On February 8, Polygon Labs unveiled its latest innovation – a zero-knowledge Ethereum Virtual Machine (zkEVM) Type 1 prover. This new component allows any network that is Ethereum EVM compatible to launch its own Layer-2 network powered by zero-knowledge proofs.
Thus, any blockchain network would be able to easily connect with Polygon’s broader ecosystem using the aggregation layer and without the need to fork the network. This encompasses projects such as Manta, Canto, and Celo. Additionally, Polygon’s zkEVM prover will offer compatibility with Type 2 zkEVMs at a reduced cost.
Introduced in January, Polygon’s aggregation layer presents an alternative to prevailing scaling narratives, such as monolithic and modular blockchains. It focuses on centralizing scaling efforts around its unified AggLayer, a protocol aimed at offering cross-chain user experience.
The Polygon team hailed the release as a significant achievement and a technological milestone. Even Ethereum co-founder Vitalik Buterin has praised this development as crucial for making auxiliary layer-2 networks almost as powerful as the base blockchain.
Importance of Type 1 Rover
A Type 1 prover signifies the highest level of compatibility with the Ethereum blockchain, requiring no alterations to any aspect of Ethereum for proof generation. This encompasses hash functionality, storage structure, or any consensus logic.
Brendan Farmer, co-founder of Polygon, explains that Type 1 zkEVMs entail performance trade-offs in proof generation, necessitating more computation. However, they ultimately enhance the scalability of Ethereum’s layer-1 itself. He added:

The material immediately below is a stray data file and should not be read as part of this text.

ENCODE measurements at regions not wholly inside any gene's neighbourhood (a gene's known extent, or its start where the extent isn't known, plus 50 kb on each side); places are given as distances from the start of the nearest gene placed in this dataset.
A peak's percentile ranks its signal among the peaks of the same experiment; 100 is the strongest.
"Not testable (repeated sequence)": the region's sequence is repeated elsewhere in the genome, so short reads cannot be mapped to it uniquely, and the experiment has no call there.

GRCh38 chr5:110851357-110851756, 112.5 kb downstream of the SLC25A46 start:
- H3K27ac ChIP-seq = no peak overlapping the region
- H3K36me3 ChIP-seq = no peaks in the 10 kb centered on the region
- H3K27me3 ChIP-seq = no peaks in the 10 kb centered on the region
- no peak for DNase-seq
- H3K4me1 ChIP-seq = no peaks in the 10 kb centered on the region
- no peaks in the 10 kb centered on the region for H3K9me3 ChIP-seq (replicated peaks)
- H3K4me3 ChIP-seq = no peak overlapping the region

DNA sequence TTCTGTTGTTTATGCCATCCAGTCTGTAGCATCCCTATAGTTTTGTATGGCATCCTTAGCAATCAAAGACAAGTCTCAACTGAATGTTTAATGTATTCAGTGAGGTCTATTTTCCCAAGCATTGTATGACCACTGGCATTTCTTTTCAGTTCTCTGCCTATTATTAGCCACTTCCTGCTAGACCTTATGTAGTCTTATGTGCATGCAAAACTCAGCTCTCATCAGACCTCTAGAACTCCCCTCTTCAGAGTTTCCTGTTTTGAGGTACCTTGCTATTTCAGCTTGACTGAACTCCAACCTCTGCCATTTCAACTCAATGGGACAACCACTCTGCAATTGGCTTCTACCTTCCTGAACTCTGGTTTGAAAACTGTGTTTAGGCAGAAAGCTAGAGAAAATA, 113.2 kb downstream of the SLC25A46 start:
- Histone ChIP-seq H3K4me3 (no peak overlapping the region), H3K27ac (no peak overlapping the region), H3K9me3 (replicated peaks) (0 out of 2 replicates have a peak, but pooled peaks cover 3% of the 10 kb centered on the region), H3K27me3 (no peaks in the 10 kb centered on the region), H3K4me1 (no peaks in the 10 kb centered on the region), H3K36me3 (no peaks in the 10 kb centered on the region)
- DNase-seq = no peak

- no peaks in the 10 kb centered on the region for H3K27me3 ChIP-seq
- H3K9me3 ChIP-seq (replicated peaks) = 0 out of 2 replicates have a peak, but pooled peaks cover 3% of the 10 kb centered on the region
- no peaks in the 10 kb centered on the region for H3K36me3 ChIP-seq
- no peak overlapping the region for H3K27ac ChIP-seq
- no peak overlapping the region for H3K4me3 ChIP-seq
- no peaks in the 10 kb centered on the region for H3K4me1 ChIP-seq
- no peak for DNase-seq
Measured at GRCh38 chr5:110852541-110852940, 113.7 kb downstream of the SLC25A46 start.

“Delivering a performant Type 1 zkEVM was seen as impractical and cost-prohibitive. Polygon has again demonstrated that it leads the industry in the development of ZK technology by delivering a Type 1 zkEVM that is insanely efficient.”
The Polygon team has dedicated over 16 months to developing the proving system – Plonky2. By year-end, they anticipate releasing Plonky3, promising significant performance enhancements.
The new Type 1 zkEVM prover is entirely open source while featuring a dual license under MIT and Apache 2.0. Both licenses entail minimal restrictions, although users making substantial code modifications must indicate the changes.
Building Robust zkEVM Architecture
The Polygon blockchain is not the first to introduce this architectural concept. Last August, Risc Zero unveiled its “Type 0” zkEVM, known as Zeth, which introduced a versatile programming language akin to the Ethereum Virtual Machine (EVM).
Unlike Type 1 zkEVMs, Type 0 zkEVMs are engineered to enable developers to tailor and adjust their zero-knowledge stack aligning with various networks, such as zkSolana. However, according to Farmer, this versatility may come with slightly higher costs.
Farmer anticipates that in the upcoming weeks, the performance of Polygon’s zkEVM prover will enhance by approximately 35%, rendering it roughly 50 times more cost-effective compared to its counterparts.
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